In addition, the notes of that Forum meeting said (32):
“The SG confirmed that the beavers are not currently protected. Individual land owners are therefore entitled to remove animals if they wish”

The later is surprising since it is an about turn from the position of the Scottish Government in 2005 when they refused an application for reintroduction of beaver. A major sticking point then was the exit strategy proposed by SNH, of the potential killing of any beavers “causing more damage than might initially have been considered”, or found outside of the trial site (52). It stated that beaver introduced to Scotland would be protected under European law, which thus raised doubts about the legality and practicality of the exit strategy. The Executive's decision letter on the application set out in greater detail the reasons for rejecting the application, and confirmed their conclusion on the implications of the Habitats Directive (53):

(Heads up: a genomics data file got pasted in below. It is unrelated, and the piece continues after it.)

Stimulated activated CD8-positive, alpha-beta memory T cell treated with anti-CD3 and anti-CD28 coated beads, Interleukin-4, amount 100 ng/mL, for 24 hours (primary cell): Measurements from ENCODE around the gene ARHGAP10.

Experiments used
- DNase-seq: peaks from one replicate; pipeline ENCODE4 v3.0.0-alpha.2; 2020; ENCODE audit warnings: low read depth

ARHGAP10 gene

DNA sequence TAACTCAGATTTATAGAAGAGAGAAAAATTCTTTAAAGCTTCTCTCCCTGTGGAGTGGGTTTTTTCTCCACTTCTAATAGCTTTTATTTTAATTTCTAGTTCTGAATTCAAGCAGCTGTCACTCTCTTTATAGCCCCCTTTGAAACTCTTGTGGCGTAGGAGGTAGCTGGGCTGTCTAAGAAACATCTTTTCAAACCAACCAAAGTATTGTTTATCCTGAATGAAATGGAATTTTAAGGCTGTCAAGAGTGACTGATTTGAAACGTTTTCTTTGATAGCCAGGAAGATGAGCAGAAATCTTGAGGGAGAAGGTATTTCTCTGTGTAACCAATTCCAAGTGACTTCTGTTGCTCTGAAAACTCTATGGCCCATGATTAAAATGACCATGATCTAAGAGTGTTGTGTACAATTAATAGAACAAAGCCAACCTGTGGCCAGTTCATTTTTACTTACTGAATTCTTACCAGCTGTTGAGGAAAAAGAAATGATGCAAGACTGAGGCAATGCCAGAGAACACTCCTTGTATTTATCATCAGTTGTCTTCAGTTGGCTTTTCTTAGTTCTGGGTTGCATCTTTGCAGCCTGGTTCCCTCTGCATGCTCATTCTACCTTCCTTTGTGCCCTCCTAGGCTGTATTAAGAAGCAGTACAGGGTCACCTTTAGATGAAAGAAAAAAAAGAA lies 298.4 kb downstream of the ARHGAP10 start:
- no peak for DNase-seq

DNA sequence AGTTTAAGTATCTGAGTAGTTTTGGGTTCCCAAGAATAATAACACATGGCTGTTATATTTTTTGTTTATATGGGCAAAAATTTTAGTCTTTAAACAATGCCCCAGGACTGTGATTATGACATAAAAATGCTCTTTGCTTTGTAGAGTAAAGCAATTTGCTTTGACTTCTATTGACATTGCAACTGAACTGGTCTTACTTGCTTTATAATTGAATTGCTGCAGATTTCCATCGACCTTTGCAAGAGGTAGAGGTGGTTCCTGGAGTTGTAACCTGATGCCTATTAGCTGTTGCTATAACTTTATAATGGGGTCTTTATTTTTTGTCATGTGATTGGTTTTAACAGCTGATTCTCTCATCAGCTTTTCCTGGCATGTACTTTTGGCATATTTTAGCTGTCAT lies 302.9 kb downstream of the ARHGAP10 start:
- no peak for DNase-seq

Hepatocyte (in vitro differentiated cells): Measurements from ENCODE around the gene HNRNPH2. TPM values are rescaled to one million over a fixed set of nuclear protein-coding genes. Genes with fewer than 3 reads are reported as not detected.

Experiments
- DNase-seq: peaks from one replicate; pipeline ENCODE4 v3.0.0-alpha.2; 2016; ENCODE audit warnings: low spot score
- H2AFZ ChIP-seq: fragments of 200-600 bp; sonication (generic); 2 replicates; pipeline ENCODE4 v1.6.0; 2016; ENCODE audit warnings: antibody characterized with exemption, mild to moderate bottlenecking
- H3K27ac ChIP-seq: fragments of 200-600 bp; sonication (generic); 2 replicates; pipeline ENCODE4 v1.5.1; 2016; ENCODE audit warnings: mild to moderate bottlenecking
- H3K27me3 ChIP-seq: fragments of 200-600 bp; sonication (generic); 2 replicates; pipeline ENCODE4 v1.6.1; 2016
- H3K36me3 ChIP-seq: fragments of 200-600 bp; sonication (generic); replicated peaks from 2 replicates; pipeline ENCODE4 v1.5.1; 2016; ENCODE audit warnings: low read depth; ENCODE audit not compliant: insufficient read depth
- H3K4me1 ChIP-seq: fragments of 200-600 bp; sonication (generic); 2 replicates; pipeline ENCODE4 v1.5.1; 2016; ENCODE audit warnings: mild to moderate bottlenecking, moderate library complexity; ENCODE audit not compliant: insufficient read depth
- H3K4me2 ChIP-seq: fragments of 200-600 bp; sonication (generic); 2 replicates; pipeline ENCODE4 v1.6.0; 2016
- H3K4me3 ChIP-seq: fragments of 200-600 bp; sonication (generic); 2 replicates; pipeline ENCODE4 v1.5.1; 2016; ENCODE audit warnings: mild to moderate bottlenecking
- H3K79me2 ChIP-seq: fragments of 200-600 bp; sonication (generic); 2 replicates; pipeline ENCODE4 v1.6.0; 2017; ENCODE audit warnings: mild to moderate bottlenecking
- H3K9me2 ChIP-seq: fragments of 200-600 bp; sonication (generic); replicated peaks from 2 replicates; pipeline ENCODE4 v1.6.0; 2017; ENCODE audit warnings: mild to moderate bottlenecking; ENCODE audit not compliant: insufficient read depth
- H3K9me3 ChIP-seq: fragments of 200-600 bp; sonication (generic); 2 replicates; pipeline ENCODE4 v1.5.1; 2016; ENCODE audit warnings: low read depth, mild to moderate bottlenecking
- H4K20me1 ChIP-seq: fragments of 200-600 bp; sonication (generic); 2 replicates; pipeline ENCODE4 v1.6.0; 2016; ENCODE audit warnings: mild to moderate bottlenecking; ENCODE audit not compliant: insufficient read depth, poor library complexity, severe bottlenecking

“Consideration of Article 12 of the Habitats Directive
The release of the European beaver in Scotland would grant the species full legal protection under the Wildlife & Countryside Act 1981 in accordance with the relevant provisions of the Habitats Directive”

I have seen photographic evidence that landowners have been using bait to lure beavers in Tayside so that they can be trapped – carrots have been spread on the ground near traps, apples speared on sticks so that they can be secured under water, and a trail camera that had presumably been set up to film the capture of a beaver, or possibly also to film anyone interfering with the trap. This use of bait predates the Forum meeting last August when the decision on trapping was made (see earlier) and was admitted by Professor Colin Galbraith, of SNH, in a newspaper report from 2007 (21) as it was in the second press release from SNH in late December where its says that “Bait testing indicates that trapping them is feasible”. It would thus appear that there has been collusion between landowners and SNH in activities that would be in contravention of Article 12 (see above).